NYC Councilwoman Julie Won greenlights Innovation QNS rezoning, making $2B project all but certain

City Councilwoman Julie Won threw her support behind a massive rezoning plan for her western Queens district Monday, all but sealing the deal on the $2 billion project after months of negotiations over how many affordable housing units should be baked into the proposal.

The rezoning, dubbed Innovation QNS, is designed to effectively create a new neighborhood near the Astoria waterfront by allowing for the development of thousands of new apartment units, two acres of green space and various stores and restaurants.

Won, who represents the area, has for weeks maintained opposition to the project, citing an insufficient commitment by the developers to make a set number of housing units income-restricted. Won’s opposition has proven tricky for Innovation QNS supporters, including Mayor Adams, as the Council traditionally defers to local representatives on zoning matters.

But in a significant reversal, Won announced Monday afternoon she’s ready to support the rezoning.

In a statement, Won said she had the change of heart thanks to concessions reached during talks with the mayor’s team, the developers and labor unions, including a provision mandating that 1,436 of the project’s expected 3,190 apartment units will be made permanently affordable.

“As a community, we have set a new standard for building affordable housing on private land, and I commend and thank each community member and elected official for remaining steadfast,” she said.

Shortly before Won’s statement, the Innovation QNS plan passed the Council’s Land Use Committee in a unanimous vote, sending it over to the full Council, where it is expected to come up for a vote Tuesday.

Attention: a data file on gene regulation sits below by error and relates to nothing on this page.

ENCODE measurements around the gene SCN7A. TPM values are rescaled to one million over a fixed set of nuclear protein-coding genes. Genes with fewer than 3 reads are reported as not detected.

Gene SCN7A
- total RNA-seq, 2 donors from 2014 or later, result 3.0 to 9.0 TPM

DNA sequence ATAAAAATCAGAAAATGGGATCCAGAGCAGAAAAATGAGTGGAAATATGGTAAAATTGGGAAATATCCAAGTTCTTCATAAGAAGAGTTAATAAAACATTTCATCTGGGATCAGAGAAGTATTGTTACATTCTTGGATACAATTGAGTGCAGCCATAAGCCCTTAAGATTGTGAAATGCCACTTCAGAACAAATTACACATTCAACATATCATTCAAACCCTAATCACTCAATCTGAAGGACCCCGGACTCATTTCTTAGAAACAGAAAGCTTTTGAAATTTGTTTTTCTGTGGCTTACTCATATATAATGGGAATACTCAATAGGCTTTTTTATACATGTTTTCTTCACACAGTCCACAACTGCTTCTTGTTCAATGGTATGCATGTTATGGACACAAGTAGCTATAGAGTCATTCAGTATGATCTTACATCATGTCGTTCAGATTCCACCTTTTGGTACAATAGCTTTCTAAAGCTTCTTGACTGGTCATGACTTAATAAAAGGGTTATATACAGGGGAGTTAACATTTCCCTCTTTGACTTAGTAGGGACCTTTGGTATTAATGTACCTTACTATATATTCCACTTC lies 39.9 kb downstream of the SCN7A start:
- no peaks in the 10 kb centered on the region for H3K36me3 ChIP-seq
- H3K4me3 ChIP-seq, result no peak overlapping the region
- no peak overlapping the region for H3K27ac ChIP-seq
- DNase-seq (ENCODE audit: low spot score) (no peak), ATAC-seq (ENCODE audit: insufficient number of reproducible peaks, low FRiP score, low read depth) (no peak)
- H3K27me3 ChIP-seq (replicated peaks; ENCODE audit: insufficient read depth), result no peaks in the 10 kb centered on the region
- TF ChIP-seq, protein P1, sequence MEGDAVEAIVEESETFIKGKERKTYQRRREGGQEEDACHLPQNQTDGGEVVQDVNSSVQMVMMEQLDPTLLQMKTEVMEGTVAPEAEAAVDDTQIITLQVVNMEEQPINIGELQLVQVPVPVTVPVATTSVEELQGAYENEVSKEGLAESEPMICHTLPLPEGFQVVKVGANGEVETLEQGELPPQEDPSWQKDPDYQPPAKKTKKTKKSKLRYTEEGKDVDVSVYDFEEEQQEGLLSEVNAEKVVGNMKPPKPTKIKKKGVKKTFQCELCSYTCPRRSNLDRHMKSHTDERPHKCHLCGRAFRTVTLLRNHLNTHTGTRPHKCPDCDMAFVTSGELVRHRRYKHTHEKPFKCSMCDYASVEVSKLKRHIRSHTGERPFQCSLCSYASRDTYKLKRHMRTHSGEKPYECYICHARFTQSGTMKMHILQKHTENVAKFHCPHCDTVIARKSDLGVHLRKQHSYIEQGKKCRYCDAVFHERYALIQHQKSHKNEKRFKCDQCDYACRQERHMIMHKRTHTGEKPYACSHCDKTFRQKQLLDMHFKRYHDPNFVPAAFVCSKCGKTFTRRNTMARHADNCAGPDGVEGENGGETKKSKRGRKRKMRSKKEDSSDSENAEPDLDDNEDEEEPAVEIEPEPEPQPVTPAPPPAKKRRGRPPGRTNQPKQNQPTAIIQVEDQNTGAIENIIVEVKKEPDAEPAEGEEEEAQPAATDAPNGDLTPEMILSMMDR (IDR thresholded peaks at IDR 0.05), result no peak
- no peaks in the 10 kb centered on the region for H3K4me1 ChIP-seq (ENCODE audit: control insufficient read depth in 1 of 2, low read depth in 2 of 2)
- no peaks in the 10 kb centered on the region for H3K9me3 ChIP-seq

With Won onboard, the plan is likely to breeze through the full Council, as it also has the support of Speaker Adams. The mayor is then expected to sign the plan.

“This project will make a meaningful contribution towards improving lives and addressing homelessness,” said Speaker Adams after the Land Use Committee vote.

A rep for 32BJ, the city building workers’ union whose members would be employed at the new Innovation QNS apartment towers, said it became clear this past Friday that the Council would greenlight the plan with or without Won’s support.

“It was a done deal,” said the rep, whose union has been a key stakeholder in negotiations.

In adding her support, Won moved the goalposts slightly.

Last month, she said she would not back any rezoning proposal that did not make at least 55% of the new apartment units affordable. Under the framework adopted Monday, 45% of the new units will be affordable.

However, the new blueprint also increases the total number of new units as compared to the initial proposal, from 2,843 to 3,190.

Of the affordable units, 825 will be reserved for “extremely or very low income” New Yorkers — those earning less than $46,700 for an individual or less than $60,050 for a family of three. A subset of 293 will be set aside for people exiting the homeless shelter system.

Won also touted the fact that as part of the deal, the developers — Silverstein Properties, BedRock and Kaufman Astoria Studios — have to launch a $2 million fund providing free legal advocacy services for low-income tenants in the surrounding area to help protect against housing displacement.

“We will always prioritize community needs over profit,” she said.

The Innovation QNS development comes as Mayor Adams’ administration is scrambling to address the city’s deepening affordable housing crisis, driven by skyrocketing rents and low development outputs.

In a statement, the mayor hailed Monday’s Innovation QNS vote, but also said the city needs “a better system” for affordable housing production.

“My administration is moving forward plans for a citywide zoning text amendment that would help the city truly meet New Yorkers’ housing needs and create new housing across the entire city,” he said. “We invite all New Yorkers to join us.”